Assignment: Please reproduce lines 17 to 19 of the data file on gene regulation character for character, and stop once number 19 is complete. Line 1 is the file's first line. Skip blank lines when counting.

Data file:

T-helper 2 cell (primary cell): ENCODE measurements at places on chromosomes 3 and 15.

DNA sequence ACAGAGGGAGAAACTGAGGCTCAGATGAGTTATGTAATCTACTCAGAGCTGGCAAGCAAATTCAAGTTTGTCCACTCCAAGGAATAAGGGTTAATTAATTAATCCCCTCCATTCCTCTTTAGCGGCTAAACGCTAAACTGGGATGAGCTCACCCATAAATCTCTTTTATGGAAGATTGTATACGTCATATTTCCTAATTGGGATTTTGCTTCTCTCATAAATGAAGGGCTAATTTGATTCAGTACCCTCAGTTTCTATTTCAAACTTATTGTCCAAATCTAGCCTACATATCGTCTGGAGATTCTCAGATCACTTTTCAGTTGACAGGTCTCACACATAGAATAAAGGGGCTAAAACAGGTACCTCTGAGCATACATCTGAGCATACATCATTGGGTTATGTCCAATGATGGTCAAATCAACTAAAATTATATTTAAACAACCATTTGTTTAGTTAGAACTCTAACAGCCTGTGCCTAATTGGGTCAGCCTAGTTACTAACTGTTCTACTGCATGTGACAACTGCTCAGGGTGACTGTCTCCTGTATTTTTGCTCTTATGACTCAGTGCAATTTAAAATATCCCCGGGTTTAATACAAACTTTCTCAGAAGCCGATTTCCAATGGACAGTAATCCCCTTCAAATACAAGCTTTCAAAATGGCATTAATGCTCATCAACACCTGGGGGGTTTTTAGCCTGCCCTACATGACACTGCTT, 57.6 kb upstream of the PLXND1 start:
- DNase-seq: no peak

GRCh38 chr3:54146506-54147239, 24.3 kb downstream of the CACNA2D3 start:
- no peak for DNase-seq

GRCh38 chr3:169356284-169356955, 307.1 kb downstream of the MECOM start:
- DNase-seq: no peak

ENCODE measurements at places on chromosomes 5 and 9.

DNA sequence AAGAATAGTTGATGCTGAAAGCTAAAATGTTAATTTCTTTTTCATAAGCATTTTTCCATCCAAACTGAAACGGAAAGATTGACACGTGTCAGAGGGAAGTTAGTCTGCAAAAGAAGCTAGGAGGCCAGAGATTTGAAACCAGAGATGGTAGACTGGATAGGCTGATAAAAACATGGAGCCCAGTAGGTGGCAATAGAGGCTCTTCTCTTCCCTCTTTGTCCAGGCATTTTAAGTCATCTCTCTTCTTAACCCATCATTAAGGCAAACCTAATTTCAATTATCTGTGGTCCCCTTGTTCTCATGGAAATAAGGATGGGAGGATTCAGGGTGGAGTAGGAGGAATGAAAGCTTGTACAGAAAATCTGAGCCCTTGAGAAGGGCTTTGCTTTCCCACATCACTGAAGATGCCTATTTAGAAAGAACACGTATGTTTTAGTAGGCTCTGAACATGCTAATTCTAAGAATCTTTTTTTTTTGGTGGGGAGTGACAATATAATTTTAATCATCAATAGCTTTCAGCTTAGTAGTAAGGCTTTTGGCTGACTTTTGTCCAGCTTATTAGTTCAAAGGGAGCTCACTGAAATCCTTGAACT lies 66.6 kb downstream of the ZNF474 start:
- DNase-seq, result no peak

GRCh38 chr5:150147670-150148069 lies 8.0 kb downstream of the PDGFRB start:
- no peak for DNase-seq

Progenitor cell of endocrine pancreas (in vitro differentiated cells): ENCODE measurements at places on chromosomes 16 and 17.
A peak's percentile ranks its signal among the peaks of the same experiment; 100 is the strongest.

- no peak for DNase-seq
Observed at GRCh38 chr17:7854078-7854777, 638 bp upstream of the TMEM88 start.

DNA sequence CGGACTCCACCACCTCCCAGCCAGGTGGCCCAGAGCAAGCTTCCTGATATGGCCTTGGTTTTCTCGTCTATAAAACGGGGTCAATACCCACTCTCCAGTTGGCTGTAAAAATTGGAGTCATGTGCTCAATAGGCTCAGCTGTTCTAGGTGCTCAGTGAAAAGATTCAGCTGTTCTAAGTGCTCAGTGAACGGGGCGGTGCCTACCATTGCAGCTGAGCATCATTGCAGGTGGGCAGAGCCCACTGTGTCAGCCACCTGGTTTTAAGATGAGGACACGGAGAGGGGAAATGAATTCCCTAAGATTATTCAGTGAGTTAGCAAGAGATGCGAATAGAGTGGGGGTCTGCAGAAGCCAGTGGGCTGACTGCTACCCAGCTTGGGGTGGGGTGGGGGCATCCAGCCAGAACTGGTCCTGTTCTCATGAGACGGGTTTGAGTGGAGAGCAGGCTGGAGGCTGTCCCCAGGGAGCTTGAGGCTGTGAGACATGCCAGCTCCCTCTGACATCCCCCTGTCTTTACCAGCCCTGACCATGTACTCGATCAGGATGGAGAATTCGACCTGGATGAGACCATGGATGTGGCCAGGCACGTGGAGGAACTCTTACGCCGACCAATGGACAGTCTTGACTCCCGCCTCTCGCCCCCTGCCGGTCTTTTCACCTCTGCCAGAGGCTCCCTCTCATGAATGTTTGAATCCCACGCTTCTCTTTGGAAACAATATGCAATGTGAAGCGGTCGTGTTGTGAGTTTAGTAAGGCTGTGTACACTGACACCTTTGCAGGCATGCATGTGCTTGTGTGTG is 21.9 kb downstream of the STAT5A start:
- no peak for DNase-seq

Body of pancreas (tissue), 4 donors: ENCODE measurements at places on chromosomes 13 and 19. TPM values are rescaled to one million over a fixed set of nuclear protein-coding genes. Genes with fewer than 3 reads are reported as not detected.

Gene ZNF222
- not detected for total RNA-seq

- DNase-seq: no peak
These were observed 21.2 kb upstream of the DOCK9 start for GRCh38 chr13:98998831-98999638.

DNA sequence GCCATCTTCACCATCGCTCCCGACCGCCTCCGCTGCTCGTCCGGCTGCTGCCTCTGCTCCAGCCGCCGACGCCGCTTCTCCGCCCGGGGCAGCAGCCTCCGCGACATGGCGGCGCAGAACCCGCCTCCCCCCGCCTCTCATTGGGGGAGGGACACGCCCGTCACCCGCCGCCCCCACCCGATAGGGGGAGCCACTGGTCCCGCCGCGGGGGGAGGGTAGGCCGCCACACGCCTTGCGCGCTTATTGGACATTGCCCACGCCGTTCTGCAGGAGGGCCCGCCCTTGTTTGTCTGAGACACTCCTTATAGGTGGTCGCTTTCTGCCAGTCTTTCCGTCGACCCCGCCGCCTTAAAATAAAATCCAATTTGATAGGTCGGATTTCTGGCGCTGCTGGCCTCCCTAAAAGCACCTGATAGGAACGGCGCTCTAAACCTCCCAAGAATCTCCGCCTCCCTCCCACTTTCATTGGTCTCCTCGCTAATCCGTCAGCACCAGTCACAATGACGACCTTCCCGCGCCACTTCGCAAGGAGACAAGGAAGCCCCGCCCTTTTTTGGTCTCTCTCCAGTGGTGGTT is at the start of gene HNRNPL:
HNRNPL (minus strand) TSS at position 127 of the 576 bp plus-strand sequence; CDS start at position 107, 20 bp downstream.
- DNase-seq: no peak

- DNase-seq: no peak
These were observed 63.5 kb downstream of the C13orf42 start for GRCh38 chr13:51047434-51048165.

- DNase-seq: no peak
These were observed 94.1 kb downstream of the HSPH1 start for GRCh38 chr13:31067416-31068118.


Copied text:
DNA sequence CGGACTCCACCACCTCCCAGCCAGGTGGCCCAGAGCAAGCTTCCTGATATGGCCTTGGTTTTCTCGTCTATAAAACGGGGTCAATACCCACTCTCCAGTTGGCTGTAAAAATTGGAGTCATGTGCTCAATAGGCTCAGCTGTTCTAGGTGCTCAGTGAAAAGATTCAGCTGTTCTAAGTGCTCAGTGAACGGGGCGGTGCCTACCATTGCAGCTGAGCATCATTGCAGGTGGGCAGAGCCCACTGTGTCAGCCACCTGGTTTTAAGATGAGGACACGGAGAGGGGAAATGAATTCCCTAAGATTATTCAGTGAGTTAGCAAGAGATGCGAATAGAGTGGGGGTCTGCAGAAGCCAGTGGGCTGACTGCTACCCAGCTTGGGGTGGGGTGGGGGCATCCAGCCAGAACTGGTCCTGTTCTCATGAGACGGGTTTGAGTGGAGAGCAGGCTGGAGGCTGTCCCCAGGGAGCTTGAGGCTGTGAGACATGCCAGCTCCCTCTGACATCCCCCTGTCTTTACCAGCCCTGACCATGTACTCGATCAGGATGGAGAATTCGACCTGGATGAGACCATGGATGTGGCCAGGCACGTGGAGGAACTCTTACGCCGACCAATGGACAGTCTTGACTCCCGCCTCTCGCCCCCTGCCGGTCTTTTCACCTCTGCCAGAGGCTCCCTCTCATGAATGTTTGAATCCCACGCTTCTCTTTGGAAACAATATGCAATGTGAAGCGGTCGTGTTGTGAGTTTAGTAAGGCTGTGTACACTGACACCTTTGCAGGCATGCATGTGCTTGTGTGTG is 21.9 kb downstream of the STAT5A start:
- no peak for DNase-seq

Body of pancreas (tissue), 4 donors: ENCODE measurements at places on chromosomes 13 and 19. TPM values are rescaled to one million over a fixed set of nuclear protein-coding genes. Genes with fewer than 3 reads are reported as not detected.